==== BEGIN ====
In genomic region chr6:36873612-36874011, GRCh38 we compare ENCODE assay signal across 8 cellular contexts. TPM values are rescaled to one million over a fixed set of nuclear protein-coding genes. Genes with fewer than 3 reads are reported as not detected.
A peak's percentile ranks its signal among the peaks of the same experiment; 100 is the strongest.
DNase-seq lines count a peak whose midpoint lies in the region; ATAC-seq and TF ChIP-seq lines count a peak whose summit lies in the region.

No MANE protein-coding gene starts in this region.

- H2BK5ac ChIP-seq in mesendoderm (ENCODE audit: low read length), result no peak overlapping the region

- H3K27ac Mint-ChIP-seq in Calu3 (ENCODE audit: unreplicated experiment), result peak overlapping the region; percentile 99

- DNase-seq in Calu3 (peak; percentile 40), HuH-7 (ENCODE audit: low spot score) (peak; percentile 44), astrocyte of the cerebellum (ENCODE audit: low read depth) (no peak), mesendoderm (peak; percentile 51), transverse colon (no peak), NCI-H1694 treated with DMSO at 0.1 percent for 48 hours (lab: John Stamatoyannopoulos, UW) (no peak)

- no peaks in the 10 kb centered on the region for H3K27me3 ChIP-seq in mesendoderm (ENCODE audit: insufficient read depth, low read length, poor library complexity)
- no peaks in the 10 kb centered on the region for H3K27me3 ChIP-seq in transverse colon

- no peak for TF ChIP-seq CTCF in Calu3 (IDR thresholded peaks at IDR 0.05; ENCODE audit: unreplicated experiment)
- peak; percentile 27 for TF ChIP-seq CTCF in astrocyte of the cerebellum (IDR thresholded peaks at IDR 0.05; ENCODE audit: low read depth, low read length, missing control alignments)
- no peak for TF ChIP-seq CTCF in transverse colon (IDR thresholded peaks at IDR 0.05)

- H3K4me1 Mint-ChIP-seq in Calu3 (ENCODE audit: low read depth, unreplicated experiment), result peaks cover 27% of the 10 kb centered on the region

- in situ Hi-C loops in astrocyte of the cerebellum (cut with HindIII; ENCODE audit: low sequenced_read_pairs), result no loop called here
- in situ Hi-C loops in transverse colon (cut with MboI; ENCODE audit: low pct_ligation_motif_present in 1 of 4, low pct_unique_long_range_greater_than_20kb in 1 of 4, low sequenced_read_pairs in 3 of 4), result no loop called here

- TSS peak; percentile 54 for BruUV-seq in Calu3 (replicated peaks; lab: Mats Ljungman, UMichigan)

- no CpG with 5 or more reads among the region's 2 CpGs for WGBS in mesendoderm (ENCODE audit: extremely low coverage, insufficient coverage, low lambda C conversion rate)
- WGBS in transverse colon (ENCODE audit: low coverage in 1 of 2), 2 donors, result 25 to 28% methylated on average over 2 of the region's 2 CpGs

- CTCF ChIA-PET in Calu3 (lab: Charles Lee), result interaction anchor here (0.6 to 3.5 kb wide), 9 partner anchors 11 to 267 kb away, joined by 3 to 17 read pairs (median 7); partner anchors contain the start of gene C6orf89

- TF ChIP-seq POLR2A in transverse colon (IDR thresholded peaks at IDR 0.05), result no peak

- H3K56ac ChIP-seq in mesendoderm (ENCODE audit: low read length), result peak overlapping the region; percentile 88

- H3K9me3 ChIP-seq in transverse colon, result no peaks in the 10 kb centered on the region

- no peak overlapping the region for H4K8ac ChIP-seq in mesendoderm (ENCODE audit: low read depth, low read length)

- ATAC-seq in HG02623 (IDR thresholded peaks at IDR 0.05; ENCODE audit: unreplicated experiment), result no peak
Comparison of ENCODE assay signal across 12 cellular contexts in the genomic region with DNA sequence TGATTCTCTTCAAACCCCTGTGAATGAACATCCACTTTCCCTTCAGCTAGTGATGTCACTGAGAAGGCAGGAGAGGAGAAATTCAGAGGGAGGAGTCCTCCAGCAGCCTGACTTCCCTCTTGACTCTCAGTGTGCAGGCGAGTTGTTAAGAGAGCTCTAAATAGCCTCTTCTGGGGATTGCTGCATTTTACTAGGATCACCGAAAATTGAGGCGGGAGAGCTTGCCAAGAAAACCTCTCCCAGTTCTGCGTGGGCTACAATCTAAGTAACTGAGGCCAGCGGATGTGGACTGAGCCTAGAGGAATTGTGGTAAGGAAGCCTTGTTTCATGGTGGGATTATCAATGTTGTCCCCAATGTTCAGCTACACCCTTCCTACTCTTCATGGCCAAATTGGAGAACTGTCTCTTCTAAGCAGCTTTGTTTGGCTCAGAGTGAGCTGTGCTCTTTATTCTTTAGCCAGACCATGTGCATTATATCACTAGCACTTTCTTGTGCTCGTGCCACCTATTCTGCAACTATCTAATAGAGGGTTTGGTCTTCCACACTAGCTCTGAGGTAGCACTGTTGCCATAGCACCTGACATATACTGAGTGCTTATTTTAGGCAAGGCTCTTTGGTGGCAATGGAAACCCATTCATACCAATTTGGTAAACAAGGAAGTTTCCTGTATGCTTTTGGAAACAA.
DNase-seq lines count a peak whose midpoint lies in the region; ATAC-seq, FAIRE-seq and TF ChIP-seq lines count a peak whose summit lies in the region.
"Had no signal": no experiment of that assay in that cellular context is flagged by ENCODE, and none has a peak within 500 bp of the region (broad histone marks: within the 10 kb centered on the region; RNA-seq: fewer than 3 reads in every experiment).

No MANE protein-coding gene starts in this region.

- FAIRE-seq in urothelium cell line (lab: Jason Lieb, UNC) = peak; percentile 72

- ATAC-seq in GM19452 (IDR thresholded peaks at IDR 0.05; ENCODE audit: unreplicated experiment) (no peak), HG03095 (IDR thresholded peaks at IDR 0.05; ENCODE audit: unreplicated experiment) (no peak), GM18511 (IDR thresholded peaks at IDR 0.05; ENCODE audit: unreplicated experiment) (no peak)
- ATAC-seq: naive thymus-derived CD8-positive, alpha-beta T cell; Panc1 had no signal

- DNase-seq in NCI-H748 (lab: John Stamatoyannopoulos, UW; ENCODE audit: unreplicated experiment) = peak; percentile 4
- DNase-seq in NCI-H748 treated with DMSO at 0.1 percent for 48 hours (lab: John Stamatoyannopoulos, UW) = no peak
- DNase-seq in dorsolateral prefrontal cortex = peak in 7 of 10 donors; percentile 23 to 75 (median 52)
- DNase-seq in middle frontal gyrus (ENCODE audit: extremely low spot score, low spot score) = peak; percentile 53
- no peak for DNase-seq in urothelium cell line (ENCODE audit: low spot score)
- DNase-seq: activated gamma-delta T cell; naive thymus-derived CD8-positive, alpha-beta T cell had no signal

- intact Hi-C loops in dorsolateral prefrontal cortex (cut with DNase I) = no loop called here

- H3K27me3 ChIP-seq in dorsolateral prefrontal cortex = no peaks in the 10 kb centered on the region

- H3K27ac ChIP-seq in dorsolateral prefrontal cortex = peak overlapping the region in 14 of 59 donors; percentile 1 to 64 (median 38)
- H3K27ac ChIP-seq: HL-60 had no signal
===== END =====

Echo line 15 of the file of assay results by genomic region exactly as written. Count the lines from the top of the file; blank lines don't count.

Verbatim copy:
- in situ Hi-C loops in transverse colon (cut with MboI; ENCODE audit: low pct_ligation_motif_present in 1 of 4, low pct_unique_long_range_greater_than_20kb in 1 of 4, low sequenced_read_pairs in 3 of 4), result no loop called here